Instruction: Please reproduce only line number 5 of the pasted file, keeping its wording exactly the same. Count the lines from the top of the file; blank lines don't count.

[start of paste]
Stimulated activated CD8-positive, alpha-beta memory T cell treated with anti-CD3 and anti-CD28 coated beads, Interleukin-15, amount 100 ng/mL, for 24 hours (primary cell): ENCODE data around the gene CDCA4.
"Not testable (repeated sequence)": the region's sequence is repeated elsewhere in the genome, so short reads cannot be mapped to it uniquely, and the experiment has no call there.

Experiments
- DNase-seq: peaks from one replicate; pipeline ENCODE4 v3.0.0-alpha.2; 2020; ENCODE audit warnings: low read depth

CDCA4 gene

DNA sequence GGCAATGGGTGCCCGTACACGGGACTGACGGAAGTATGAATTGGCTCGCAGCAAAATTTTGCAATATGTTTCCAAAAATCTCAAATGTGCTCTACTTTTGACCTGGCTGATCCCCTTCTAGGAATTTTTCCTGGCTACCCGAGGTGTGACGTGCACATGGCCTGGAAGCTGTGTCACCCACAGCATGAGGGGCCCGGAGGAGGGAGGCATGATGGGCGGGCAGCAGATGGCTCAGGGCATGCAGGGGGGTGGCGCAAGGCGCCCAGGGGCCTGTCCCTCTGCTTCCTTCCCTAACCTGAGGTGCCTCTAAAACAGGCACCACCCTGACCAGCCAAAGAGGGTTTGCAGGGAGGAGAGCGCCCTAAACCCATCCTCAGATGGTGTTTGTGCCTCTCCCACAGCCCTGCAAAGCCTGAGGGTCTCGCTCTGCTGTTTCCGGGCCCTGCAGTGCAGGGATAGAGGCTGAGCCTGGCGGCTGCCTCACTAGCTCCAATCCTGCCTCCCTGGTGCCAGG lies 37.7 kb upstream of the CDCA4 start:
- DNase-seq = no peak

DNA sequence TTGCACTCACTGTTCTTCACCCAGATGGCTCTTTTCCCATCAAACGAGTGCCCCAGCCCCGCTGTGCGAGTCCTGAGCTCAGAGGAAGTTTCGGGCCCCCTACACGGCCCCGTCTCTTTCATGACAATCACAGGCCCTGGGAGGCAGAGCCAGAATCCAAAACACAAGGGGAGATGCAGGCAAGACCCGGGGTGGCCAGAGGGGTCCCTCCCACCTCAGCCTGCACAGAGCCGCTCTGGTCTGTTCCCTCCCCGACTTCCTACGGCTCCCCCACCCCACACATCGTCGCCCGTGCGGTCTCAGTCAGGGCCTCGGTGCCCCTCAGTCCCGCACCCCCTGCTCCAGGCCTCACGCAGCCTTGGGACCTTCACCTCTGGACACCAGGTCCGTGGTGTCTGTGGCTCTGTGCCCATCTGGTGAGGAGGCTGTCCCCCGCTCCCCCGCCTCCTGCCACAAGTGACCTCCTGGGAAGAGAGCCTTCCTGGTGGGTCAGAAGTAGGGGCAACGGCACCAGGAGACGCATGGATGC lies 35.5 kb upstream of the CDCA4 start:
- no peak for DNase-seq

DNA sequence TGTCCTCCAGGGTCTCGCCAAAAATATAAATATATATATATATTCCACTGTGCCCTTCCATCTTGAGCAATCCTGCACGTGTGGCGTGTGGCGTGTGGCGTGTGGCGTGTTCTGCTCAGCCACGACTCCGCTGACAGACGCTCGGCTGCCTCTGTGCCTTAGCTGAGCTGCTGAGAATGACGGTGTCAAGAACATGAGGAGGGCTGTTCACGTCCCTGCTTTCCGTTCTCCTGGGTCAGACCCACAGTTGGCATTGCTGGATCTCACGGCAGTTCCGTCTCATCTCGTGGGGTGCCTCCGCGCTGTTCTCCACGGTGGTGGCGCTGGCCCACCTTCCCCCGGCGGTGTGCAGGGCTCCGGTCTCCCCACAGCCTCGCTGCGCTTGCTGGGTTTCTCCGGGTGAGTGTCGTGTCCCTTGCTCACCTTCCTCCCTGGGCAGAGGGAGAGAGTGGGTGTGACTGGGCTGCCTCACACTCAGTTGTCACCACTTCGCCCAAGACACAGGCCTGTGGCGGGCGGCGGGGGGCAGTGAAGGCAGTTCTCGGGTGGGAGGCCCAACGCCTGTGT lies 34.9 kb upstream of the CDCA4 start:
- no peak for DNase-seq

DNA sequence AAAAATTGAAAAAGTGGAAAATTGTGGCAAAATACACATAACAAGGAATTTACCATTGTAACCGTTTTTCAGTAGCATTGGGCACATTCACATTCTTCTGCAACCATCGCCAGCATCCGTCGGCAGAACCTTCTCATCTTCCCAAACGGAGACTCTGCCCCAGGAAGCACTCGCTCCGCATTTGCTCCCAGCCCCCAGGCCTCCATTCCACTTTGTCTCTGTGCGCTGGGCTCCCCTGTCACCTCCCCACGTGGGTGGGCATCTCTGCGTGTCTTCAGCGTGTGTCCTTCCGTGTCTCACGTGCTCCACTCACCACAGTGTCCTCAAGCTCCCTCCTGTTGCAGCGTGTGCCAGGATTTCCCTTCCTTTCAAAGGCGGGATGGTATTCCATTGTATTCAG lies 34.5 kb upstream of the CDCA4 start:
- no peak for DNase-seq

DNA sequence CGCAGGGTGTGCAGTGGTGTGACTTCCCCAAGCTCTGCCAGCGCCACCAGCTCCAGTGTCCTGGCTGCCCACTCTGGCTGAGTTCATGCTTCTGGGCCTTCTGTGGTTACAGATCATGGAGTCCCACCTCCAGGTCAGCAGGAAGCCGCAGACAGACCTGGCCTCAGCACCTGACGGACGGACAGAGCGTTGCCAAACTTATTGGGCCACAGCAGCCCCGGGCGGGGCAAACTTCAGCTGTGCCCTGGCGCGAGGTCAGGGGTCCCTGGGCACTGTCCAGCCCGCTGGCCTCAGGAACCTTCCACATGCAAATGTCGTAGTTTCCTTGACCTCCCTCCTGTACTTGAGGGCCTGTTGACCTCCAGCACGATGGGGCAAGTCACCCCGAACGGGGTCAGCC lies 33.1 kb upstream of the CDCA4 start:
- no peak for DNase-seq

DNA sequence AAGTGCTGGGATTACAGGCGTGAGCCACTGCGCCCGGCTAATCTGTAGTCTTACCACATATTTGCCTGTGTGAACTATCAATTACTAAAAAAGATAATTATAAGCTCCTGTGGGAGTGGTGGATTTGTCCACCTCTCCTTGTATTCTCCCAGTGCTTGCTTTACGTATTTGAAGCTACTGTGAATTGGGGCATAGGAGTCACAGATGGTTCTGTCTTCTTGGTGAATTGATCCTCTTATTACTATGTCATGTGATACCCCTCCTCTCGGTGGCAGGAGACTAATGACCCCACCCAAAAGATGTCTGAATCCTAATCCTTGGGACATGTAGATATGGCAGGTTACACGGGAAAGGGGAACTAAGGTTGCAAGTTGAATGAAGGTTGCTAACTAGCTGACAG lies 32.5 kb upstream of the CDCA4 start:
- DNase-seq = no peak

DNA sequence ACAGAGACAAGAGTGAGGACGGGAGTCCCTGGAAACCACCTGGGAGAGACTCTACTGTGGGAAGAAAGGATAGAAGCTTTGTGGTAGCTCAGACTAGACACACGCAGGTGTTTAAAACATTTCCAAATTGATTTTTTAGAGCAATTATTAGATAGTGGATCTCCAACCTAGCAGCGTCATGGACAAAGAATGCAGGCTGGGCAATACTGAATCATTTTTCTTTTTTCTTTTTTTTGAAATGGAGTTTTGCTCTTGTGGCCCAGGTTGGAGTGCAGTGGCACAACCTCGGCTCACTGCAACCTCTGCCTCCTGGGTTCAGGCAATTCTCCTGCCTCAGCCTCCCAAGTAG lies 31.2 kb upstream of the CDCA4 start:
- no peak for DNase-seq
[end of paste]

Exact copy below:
CDCA4 gene